The Storm that blew Orange away

Published 8:16 am Saturday, September 9, 2017

By Mike Louviere

Orange has just suffered the most devastating flood in the history of the town. Hurricane Harvey stalled over Orange and dumped torrential rain for about 12 hours continuously. Areas of Orange that had never held much more water than heavy dew were now under several feet of water. Harvey may well go down in history as the most expensive hurricane to ever strike Orange. Homes and businesses were flooded en masse. The hurricane that struck Orange in September, 1865 was different, it blew down houses.

The day of September 13, 1865 turned gloomy, and windy. Later in the morning the rain and wind increased to gale force. By afternoon the wind started blowing shingles off of roofs, then the roofs themselves, later in the day buildings began to be blown down.

Dr. D. C. Hewson made the following statement after the storm; “People left their homes to seek shelter on the prairie where by crouching in the grass away from the timber they were free from danger. What a time was then. The crash after crash of buildings, the sullen roar of the tempest like a great waterfall rushing in its madness and ever and anon it seemed to gather strength and burst out with renewed violence.”

Robert E. Russell reported that “there was not a leaf left on a tree or weed, grass was torn out of the ground. Trees that were not blown away were broken off two to three feet above ground. All skiffs, sailboats, and steam boats are wrecked, except for the Waterwitch.”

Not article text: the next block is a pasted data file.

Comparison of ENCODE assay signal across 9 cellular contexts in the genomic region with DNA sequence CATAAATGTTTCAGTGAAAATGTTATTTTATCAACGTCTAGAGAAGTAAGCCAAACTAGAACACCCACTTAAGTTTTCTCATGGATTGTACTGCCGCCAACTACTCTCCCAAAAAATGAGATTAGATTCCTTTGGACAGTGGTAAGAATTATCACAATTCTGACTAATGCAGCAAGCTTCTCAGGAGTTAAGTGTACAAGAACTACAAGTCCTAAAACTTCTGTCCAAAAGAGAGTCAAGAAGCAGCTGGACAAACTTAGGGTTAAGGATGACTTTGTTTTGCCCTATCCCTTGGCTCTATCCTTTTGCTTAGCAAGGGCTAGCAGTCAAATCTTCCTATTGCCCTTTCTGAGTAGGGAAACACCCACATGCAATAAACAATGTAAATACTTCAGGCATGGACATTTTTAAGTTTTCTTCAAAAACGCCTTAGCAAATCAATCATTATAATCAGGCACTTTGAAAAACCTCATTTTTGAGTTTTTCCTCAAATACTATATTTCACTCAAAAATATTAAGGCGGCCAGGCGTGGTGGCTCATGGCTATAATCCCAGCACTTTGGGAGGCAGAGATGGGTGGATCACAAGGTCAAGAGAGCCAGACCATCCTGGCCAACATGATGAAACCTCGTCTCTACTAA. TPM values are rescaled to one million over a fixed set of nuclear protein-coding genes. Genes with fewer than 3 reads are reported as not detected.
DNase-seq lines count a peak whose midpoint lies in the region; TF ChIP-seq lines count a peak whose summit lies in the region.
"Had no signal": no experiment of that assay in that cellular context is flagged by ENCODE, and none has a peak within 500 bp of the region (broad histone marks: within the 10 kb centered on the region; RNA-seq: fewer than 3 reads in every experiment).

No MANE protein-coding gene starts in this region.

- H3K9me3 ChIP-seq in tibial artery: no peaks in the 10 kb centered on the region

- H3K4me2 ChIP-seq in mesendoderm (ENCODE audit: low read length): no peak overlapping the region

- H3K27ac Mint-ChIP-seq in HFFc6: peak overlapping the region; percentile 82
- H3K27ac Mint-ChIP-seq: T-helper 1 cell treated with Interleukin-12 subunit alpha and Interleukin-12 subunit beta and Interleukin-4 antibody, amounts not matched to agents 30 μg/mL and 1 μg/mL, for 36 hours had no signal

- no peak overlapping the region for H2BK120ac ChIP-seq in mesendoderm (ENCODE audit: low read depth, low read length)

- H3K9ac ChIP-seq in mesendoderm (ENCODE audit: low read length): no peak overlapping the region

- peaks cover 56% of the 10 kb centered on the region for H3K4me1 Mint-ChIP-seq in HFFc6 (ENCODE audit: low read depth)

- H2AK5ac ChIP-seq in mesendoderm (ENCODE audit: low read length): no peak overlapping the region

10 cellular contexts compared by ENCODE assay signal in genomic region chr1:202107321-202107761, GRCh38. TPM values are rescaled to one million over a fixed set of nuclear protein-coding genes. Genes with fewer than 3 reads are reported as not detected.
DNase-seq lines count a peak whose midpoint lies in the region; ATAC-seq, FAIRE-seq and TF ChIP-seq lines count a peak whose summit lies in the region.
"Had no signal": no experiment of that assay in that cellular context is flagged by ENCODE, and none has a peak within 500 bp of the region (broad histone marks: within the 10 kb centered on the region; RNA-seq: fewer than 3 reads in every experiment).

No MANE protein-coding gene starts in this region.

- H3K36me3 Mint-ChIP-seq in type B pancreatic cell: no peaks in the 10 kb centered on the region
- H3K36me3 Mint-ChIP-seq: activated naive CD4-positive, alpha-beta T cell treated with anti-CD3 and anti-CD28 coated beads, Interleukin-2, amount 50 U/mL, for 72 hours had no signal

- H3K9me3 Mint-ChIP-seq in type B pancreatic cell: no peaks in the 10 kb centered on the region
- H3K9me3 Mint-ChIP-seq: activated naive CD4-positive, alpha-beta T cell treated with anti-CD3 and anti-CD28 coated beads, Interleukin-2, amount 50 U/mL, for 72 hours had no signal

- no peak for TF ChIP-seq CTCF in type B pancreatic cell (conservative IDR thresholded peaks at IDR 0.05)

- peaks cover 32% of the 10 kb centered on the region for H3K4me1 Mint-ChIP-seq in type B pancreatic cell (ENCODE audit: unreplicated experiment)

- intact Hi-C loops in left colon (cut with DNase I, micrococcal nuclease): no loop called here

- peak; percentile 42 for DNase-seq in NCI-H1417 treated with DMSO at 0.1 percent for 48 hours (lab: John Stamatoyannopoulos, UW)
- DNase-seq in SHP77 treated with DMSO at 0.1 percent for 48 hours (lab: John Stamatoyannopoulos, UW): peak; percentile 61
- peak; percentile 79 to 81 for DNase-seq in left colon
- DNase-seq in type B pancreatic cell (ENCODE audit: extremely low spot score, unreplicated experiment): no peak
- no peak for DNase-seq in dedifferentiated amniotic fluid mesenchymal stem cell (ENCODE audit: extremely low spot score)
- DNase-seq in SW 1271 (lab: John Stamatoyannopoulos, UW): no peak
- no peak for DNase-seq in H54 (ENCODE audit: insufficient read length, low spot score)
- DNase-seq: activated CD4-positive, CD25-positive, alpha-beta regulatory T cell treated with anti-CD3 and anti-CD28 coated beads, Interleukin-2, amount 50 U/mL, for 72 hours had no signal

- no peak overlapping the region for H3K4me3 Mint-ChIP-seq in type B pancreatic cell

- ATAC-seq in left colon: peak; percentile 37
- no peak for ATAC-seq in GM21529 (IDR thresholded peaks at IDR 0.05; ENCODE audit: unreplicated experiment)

The anchorage in Orange was the area of the river where Riverfront Park is now located. There were reportedly 19 boats that were heavily damaged, most sank. The Waterwitch was a schooner that had a dubious history; it had formerly been used as a slave ship and had been converted to haul freight. It was heavily damaged, but was salvaged.

The water in the river had been turned black and was “stinking”. It was as though the bottom had been stirred up and brought to the top. Fish died, and crabs and crawfish were crawling up on the bank.

Bolts of dry goods from the H. Thompson store were found hanging in treetops by the upper bridge on the Beaumont Road, about two and one half miles from town.

After the storm ended, there were only three houses left standing in Orange. One house was on property located near the Texas and New Orleans Railroad, Another home, owned by D.C. Call, was still standing at Third and Main Streets. The third house was the home of Hugh Ochiltree, a large two story home on the bank of the Sabine River, near the anchorage.

Russell later stated, “Ruin marked the site of our pleasant village….the storm stripped the leaves from the trees, but the trees have budded and put forth new leaves, the morning after the storm, the people of Orange were up and running in a short time, Orange was rebuilt and prospering.”

Orange recovered from the hurricane of 1865 and has gone on to have an impressive history of recovery from strong hurricanes since that time. Each time the town and its citizens have come back better and a bit stronger. There is no reason to believe recovery from Harvey in 2017 will be different.

“And now you know”